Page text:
Virtual tours, yay or nay?

Saturday 02 May 2015  / Ruth Montia

The introduction of virtual tours/walk around for clients looking to buy property is being accused of becoming a threat to estate agent industry.

The traditional way of marketing a house for sale is through uploading photographs to allow potential buyers to go to the property and get a general feel for the house and its layout/design. However, advances in technology have allowed this method to become outdated and replaced by Estate Agent Virtual Tours.

Antony Waldorf, chief executive of Virtual Walkthrough, says the property industry wrongly sees technology as an unsettling threat, when it should be seen as a force for innovation.

He says “Like other sectors before it – financial services, fashion, retail and marketing to name a few – property is beginning to appreciate the impact of technology on its services” he says. But he notes that as a conservative industry by nature, UK property professionals have often shied away from technology. This is perhaps because it sees technology as a threat, and has been slow to embrace it. However, it does not have to be a disruptor”.

His views indicate that agents should work alongside tools that have the potential to help their consumers and offer differentiation in crowded market.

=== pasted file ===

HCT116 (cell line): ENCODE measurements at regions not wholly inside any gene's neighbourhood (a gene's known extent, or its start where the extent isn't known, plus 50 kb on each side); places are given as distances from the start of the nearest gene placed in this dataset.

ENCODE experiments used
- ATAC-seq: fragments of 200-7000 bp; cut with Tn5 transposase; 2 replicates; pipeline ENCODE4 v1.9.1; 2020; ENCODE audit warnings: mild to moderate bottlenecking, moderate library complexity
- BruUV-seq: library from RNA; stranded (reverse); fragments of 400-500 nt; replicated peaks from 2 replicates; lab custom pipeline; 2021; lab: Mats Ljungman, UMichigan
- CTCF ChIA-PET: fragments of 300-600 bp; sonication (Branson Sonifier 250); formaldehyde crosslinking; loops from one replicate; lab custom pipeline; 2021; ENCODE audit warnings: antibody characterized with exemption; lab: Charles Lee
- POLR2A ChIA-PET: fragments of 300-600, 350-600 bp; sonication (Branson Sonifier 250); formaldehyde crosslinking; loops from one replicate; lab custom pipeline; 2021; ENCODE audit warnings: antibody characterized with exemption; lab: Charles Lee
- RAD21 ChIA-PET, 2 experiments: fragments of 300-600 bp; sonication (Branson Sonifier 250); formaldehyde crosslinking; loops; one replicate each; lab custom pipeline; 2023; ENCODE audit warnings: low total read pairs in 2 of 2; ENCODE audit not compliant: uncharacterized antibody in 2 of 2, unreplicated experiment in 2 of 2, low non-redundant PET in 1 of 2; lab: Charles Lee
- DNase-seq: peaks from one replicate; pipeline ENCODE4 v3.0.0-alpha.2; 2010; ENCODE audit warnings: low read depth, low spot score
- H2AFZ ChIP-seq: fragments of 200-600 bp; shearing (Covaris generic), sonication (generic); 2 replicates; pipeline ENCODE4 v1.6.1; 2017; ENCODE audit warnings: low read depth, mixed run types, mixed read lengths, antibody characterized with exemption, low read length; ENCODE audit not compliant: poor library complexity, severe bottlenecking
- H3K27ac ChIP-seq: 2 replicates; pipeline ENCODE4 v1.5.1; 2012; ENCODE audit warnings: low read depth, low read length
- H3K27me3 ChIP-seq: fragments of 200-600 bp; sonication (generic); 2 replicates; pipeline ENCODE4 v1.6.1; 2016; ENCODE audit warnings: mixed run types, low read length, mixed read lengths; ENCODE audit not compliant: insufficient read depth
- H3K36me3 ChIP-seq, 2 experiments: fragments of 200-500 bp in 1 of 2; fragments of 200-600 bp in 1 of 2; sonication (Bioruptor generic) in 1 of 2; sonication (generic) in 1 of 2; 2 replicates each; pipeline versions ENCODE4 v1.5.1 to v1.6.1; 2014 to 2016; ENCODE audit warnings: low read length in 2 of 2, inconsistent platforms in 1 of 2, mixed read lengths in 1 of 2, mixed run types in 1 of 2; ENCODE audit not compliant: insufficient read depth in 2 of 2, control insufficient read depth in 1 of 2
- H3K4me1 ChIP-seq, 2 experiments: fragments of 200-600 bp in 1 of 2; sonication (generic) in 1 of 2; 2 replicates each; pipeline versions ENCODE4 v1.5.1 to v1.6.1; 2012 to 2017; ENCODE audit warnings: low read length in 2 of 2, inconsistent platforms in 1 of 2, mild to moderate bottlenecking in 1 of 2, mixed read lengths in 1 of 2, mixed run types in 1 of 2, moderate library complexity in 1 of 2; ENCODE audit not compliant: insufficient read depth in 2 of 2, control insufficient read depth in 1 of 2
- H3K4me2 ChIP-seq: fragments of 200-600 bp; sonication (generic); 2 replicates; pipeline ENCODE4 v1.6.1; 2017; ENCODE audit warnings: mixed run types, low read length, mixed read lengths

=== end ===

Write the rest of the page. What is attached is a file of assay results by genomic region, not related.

The other side to this is that many people like to have that face-to-face communication. It is better in some opinions to prefer human interaction over some automated, faceless machine.

Some agents share the view that if a buyer has all the information available to them, they would not call agents anymore and the balance needs to be kept. Enough information should be provided so an inquiry and appointment to view can be made.

Personally, I feel that although this sounds like a great introduction to the industry in a modern world, the full impression is not given through a virtual image. Size can be misleading on a screen and the full effect of visiting your future home is something a virtual tour cannot offer a family. I guess it’s a matter of personal preference, so there will still be a market for both